An outline of what the philosophers thought and Christians taught on the subject. Contents: Proem; the Spirit-Body; the Resurrection-Body; Epilogue. Richly annotated with notes from rare titles etc. Mead is also recognized as the authority on compa.
The notion that the physical body of man is as it were the exteriorization of an invisible subtle embodiment of the life of the mind is a very ancient belief. It is however, the prevailing habit of skeptical rationalism of the present day to dismiss summarily all such beliefs of antiquity as the baseless dreams of a prescientific age, and to dump them all indiscriminately into the midden of exploded superstitions. Not only do the acute intellects who upheld it in the past, dispose one to a favorable consideration of their plea; but I am persuaded that, the more deeply modern research penetrates into the more recondite regions of biology, psycho-physiology and psychology, the more readily will reason be inclined to welcome the notion as a fertile working hypothesis to co-ordinate a considerable number of the mental, vital and physical phenomena of human personality which otherwise remain on our hands as a confused and inexplicable conglomerate." Contents: The Spirit-Body; The Radiant Body; The Resurrection-Body; Epilogue.
What... is the use, in the resurrection, of a body of flesh, blood, sinews, and bones, of limbs and organs for functions of the flesh, such as eating and drinking, excretion and procreation? Are we to continue to do all these things for eternity?-from "The Resurrection-Body"The concept that the physical body is but a manifestation of a more numinous expression of the soul sounds very Eastern to modern ears, but in fact it was one of the foundations of Christianity that the tradition abandoned long ago. In this short but profound study, first published in 1919, one of the greatest thinkers on the origins of Christianity and a renowned expert on Gnostic and Hermetic literature reconnects us with an ancient belief in the divine within us all that is, surprisingly, powerfully reflected in modern ideas about psychology and biology. No mystic himself, Mead instead finds a middle ground between superstitions of old and the oddities of advanced scientific thinking.Also available from Cosimo Classics: Mead's The Hymn of Jesus and Did Jesus Live 100 B.C.?British scholar and philosopher GEORGE ROBERT STOW MEAD (1863-1933) was educated at Cambridge University. He served as editor of The Theosophical Society's Theosophical Review, and later formed The Quest Society and edited its journal, The Quest Review. He is also the author of Notes on Nirvana (1893) and an 1896 translation of The Upanishads.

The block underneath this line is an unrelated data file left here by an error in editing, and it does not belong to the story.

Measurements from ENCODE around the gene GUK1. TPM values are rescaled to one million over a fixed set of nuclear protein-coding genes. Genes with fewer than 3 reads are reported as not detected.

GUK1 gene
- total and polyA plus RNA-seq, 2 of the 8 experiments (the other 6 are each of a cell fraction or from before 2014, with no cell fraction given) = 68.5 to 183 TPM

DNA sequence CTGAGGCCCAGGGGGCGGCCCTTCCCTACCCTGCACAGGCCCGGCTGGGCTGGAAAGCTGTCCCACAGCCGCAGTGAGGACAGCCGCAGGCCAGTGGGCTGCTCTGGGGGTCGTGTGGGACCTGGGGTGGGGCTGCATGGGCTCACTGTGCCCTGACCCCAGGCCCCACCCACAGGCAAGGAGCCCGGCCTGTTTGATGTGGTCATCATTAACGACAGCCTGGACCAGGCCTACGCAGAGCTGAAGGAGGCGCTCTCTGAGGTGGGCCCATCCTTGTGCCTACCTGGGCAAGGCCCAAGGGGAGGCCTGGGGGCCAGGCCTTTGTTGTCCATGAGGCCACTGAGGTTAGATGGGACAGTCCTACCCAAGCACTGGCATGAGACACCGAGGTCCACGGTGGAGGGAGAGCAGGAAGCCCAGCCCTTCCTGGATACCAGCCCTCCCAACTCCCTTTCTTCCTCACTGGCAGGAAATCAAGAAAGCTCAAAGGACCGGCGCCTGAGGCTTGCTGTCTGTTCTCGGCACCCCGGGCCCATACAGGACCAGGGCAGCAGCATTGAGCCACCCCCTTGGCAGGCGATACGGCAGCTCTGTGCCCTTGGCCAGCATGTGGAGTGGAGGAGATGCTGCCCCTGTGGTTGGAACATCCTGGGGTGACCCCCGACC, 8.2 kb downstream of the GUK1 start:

Release on 2013-04-12 | by Geoffrey Samuel,Jay Johnston
Between Mind and Body
Author: Geoffrey Samuel,Jay Johnston